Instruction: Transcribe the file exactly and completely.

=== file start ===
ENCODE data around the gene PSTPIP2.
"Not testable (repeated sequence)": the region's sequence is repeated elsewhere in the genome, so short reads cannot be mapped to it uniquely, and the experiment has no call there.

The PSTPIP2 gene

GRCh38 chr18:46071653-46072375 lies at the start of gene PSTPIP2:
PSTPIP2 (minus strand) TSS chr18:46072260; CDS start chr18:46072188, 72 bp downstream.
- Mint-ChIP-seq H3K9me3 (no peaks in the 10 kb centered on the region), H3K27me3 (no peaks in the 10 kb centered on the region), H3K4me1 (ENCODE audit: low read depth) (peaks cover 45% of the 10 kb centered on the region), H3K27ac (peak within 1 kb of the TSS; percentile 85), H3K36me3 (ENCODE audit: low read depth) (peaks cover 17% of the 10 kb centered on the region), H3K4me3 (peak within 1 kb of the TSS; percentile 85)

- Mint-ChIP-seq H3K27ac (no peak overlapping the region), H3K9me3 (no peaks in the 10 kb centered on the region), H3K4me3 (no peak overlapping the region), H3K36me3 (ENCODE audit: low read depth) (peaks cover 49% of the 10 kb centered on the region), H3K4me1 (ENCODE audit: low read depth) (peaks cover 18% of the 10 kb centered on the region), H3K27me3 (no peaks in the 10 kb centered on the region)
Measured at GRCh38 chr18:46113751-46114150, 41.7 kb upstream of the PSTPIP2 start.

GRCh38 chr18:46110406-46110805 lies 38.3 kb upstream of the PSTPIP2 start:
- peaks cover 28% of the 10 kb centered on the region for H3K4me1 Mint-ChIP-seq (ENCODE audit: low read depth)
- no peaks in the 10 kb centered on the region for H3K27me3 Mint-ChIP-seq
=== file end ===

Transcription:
ENCODE data around the gene PSTPIP2.
"Not testable (repeated sequence)": the region's sequence is repeated elsewhere in the genome, so short reads cannot be mapped to it uniquely, and the experiment has no call there.

The PSTPIP2 gene

GRCh38 chr18:46071653-46072375 lies at the start of gene PSTPIP2:
PSTPIP2 (minus strand) TSS chr18:46072260; CDS start chr18:46072188, 72 bp downstream.
- Mint-ChIP-seq H3K9me3 (no peaks in the 10 kb centered on the region), H3K27me3 (no peaks in the 10 kb centered on the region), H3K4me1 (ENCODE audit: low read depth) (peaks cover 45% of the 10 kb centered on the region), H3K27ac (peak within 1 kb of the TSS; percentile 85), H3K36me3 (ENCODE audit: low read depth) (peaks cover 17% of the 10 kb centered on the region), H3K4me3 (peak within 1 kb of the TSS; percentile 85)

- Mint-ChIP-seq H3K27ac (no peak overlapping the region), H3K9me3 (no peaks in the 10 kb centered on the region), H3K4me3 (no peak overlapping the region), H3K36me3 (ENCODE audit: low read depth) (peaks cover 49% of the 10 kb centered on the region), H3K4me1 (ENCODE audit: low read depth) (peaks cover 18% of the 10 kb centered on the region), H3K27me3 (no peaks in the 10 kb centered on the region)
Measured at GRCh38 chr18:46113751-46114150, 41.7 kb upstream of the PSTPIP2 start.

GRCh38 chr18:46110406-46110805 lies 38.3 kb upstream of the PSTPIP2 start:
- peaks cover 28% of the 10 kb centered on the region for H3K4me1 Mint-ChIP-seq (ENCODE audit: low read depth)
- no peaks in the 10 kb centered on the region for H3K27me3 Mint-ChIP-seq